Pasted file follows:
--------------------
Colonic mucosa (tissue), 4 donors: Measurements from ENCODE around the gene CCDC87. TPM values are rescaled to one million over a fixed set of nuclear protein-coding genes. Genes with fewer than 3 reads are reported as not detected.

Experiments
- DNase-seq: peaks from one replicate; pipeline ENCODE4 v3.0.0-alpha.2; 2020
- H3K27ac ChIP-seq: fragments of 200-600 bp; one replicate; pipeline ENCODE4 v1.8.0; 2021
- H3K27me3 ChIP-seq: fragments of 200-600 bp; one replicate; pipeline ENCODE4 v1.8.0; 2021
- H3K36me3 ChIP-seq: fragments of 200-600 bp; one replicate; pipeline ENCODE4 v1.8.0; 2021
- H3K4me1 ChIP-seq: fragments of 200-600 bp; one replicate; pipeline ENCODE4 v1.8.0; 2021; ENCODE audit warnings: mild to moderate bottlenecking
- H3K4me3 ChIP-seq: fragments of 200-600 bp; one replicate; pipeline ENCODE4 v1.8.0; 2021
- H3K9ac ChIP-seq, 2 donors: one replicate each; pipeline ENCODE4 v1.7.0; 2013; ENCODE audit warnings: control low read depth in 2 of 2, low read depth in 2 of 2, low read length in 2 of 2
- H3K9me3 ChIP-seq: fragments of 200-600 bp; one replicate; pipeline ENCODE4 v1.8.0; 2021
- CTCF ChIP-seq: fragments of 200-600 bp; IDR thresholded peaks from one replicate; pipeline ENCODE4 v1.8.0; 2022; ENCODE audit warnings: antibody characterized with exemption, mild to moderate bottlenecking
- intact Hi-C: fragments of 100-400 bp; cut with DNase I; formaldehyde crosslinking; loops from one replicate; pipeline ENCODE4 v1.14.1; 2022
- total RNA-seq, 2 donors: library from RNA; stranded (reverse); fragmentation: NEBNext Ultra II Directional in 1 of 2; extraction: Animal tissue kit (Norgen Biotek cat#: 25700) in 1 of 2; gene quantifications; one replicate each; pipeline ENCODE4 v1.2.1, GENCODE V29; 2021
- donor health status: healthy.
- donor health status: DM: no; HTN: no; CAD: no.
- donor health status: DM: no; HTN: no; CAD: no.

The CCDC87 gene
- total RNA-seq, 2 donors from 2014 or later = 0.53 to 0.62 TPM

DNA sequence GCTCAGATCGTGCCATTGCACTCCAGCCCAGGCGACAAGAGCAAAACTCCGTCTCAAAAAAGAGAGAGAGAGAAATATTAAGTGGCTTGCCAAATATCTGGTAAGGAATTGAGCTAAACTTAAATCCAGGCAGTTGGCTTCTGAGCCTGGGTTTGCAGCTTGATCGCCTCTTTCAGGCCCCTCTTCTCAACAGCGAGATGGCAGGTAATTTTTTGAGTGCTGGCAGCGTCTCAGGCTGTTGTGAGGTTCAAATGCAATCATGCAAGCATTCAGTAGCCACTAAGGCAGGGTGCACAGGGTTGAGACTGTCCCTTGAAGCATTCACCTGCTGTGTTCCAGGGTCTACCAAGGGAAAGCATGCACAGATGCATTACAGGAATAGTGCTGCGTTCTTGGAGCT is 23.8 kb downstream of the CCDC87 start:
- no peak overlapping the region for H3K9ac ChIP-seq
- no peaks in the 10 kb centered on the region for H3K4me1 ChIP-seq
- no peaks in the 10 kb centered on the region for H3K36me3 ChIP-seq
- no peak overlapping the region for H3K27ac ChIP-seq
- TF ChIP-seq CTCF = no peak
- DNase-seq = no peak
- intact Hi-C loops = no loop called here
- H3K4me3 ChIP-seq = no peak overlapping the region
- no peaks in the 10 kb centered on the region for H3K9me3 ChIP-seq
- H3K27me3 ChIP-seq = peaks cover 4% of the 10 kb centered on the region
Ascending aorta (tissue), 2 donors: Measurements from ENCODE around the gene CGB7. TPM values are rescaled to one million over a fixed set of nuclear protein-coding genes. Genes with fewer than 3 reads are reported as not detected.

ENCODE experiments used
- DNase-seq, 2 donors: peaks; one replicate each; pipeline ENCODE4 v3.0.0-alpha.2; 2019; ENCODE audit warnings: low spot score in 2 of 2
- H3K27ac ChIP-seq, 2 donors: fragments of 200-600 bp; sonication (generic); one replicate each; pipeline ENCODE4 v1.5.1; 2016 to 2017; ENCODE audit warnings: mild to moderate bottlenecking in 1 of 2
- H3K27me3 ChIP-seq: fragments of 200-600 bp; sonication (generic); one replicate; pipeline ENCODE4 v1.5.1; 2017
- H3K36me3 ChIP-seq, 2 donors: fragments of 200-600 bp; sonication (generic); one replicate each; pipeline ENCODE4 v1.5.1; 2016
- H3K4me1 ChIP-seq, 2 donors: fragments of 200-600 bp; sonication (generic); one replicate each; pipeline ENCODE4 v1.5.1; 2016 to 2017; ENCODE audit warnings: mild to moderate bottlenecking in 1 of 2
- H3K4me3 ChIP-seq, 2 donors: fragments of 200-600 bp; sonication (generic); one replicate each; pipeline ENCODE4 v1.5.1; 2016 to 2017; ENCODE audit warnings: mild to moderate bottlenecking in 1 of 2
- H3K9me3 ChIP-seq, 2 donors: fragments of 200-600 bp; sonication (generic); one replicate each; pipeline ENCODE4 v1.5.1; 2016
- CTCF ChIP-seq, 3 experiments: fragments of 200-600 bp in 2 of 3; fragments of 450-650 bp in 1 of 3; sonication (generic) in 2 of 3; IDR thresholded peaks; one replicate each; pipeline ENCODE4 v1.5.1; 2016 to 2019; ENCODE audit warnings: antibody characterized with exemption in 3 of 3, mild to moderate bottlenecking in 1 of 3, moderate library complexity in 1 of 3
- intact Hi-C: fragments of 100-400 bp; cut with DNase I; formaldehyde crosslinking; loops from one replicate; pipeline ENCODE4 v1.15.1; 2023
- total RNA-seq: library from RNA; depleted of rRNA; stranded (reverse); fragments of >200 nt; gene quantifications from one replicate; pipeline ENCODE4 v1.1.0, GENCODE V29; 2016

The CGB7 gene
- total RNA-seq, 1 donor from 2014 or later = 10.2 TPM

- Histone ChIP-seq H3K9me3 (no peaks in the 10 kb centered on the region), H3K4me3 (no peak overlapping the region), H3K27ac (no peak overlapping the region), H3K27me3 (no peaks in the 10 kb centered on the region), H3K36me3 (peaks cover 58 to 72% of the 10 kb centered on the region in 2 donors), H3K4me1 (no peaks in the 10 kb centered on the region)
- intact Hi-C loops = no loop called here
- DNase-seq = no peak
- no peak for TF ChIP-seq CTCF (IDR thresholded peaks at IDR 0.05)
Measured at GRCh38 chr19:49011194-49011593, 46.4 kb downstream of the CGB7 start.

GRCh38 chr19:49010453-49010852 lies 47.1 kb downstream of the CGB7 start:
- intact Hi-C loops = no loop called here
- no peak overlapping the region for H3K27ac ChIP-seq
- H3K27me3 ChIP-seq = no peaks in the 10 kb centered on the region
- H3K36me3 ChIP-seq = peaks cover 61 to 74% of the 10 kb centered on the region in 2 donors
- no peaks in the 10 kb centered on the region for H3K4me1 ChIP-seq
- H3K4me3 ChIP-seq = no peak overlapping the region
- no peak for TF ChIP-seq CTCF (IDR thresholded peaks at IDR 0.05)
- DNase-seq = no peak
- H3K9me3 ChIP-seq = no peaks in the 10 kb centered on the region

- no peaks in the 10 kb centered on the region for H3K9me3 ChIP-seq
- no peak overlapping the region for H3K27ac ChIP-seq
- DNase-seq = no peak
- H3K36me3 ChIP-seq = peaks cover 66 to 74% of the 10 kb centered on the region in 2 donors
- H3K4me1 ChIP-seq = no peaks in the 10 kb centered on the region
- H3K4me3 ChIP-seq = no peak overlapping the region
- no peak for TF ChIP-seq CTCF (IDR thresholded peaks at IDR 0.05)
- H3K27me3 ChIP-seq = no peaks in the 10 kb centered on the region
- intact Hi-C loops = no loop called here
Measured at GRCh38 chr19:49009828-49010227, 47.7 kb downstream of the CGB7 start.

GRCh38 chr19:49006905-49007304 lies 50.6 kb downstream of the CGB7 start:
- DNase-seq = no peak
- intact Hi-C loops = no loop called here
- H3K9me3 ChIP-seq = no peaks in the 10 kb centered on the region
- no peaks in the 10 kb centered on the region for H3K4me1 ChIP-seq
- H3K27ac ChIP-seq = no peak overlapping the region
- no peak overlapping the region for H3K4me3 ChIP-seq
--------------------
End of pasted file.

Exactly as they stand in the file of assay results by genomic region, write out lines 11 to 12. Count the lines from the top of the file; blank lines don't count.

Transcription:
- CTCF ChIP-seq: fragments of 200-600 bp; IDR thresholded peaks from one replicate; pipeline ENCODE4 v1.8.0; 2022; ENCODE audit warnings: antibody characterized with exemption, mild to moderate bottlenecking
- intact Hi-C: fragments of 100-400 bp; cut with DNase I; formaldehyde crosslinking; loops from one replicate; pipeline ENCODE4 v1.14.1; 2022